The Centre for Effective Living is a Psychology and Well-Being practice serving the Upper North Shore of Sydney. Established in 2012 with one Psychologist working out of Westleigh, we have grown to become a group practice with a combined team experience of over 50 years. We have become an integrative, one stop service which includes psychology, dietetics, occupational therapy and couples and family counselling.
High standards have been set in place, such that we continuously shape and challenge each other’s practice. Therefore, when you see one of us, you get the benefit of all of our collective experience. We know each others’ strengths and passions. Considering your unique situation, we will provide you with the therapist that suits your needs best.
If you or someone you love is struggling with an emotional or mental health problem, call us now to make an appointment – and take the first step in getting the support you need.
To make an enquiry with us, please fill in one of the following forms and our intake team will soon be in contact.
“Why are they walking so slowly?!!” “Get out of the way!” “How long does it take to make a latte?!”
We find slowness tough to tolerate in most contexts: slow drivers, slow service at a restaurant, slow internet, slow responses to an important text or email. Yet back In 2006, the average online shopper was happy to wait 4 seconds for a website to load (Akamai Technologies and Jupiter Research, 2006). Now, we’re frustrated if it isn’t instantaneous.”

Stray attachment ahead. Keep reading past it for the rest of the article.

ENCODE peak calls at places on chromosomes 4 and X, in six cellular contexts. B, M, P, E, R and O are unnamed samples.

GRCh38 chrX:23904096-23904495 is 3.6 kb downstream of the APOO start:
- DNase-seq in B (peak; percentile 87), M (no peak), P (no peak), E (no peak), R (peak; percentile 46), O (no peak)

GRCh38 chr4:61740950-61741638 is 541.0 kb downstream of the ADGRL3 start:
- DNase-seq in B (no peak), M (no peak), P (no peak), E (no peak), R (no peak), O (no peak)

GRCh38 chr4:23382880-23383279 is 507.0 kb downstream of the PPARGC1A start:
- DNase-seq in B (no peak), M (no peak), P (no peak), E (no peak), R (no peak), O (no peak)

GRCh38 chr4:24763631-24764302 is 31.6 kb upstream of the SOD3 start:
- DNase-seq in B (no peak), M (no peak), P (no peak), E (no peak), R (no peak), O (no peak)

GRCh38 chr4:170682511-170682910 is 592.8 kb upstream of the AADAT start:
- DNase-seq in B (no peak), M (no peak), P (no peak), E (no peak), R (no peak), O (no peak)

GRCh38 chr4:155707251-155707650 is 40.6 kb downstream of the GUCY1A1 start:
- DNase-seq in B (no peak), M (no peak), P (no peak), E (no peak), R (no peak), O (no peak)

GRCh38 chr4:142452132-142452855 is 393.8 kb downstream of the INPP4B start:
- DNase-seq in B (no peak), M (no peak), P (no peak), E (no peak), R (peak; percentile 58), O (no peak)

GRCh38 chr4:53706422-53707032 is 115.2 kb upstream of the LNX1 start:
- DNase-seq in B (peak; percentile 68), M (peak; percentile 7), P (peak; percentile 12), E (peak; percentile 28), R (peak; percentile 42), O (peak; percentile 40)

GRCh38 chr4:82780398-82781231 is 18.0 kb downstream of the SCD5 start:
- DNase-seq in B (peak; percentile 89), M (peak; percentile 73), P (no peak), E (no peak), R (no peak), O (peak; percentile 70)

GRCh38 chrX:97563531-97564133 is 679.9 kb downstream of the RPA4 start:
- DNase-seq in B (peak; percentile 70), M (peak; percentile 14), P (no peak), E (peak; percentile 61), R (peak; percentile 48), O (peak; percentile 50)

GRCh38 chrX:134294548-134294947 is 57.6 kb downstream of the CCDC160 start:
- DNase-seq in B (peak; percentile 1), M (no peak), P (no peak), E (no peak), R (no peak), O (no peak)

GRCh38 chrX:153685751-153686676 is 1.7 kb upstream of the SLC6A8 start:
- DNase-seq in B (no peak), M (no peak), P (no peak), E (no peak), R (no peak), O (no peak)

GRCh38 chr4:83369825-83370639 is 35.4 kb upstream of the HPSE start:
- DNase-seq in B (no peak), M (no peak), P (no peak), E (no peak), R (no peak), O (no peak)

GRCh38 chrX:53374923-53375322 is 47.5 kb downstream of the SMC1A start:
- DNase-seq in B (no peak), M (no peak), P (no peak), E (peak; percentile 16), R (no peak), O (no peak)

One of the most difficult tasks in the world—if not the hardest—is being a mother. A mother’s love is one of the most natural and most unconditional forms of love. It is without a doubt that mothers tend to think of their family first before themselves. Yet, all mothers are human, too, and need to look after themselves as well. Some may think that the top priority is the nurturing for their family, which is not wrong, but mothers also need time for themselves.
The Australian Institute of Health and Welfare report on Australia’s Children (2020) indicated that in 2013-2014 almost 14% of 4-11-year-olds experienced mental illness, and in 2015 7.4% of 0-14-year-olds had some level of disability.
It is no surprise then that many enquiries are made for children with Autism, Attention Deficit Hyperactivity Disorder (ADHD) and Anxiety. These children face additional challenges as they develop and grow, which often impacts their wellbeing. Understandably causing concern for caregivers.
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